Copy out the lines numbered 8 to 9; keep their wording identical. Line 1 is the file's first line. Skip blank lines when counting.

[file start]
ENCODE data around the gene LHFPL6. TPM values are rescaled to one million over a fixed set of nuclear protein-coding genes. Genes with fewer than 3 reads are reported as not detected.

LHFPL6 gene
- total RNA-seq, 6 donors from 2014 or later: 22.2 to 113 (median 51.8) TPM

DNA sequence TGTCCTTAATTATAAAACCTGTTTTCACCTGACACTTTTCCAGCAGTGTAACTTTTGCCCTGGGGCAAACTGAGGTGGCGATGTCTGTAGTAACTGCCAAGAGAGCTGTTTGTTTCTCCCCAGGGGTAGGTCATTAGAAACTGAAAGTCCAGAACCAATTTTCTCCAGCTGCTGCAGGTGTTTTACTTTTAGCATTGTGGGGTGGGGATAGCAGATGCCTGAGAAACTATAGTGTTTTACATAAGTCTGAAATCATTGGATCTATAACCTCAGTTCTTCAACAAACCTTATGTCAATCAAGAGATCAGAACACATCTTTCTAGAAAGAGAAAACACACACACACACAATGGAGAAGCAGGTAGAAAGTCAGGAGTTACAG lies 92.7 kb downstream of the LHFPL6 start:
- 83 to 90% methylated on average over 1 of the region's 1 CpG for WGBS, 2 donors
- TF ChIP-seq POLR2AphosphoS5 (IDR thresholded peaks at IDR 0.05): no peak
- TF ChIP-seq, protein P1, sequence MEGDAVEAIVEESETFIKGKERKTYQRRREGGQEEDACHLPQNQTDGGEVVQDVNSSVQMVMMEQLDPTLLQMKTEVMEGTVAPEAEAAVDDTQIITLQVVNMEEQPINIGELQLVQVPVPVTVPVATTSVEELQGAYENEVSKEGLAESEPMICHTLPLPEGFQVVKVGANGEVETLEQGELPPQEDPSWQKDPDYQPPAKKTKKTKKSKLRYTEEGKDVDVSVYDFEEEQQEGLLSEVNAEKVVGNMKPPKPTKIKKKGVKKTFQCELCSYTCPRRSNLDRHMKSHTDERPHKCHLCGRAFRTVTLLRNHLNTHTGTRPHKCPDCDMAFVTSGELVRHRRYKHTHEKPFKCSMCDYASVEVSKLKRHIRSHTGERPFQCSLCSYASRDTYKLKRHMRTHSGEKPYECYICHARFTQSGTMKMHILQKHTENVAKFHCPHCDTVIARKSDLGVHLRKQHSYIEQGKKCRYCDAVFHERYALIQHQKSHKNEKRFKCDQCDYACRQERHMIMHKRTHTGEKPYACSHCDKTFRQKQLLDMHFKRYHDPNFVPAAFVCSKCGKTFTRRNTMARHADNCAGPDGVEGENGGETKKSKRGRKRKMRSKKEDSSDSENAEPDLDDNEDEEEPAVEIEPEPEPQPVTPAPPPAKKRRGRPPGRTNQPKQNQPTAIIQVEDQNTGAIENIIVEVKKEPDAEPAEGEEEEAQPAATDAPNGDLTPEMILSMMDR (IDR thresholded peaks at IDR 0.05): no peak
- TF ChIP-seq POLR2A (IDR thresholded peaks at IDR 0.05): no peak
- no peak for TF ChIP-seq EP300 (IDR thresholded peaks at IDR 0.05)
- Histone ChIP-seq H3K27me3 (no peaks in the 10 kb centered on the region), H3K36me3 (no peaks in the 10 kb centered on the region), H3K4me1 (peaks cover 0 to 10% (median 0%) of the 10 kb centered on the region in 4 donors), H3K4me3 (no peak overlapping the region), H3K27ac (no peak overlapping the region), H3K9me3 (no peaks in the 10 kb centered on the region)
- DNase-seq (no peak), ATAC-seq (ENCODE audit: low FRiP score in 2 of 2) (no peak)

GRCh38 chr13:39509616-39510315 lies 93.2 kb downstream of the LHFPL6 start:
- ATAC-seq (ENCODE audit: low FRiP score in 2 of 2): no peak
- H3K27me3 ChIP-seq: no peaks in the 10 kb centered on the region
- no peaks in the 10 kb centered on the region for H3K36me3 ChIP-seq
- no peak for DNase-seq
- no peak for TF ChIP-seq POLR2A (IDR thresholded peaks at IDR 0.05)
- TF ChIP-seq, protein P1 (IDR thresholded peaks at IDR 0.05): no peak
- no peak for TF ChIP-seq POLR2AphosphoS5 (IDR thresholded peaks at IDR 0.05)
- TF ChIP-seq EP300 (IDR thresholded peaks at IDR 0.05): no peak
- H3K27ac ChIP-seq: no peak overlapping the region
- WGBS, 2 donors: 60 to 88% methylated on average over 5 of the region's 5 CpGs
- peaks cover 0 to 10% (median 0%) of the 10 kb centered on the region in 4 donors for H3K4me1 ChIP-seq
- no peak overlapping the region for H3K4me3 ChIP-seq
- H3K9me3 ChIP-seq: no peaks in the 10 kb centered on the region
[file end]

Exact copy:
- TF ChIP-seq POLR2A (IDR thresholded peaks at IDR 0.05): no peak
- no peak for TF ChIP-seq EP300 (IDR thresholded peaks at IDR 0.05)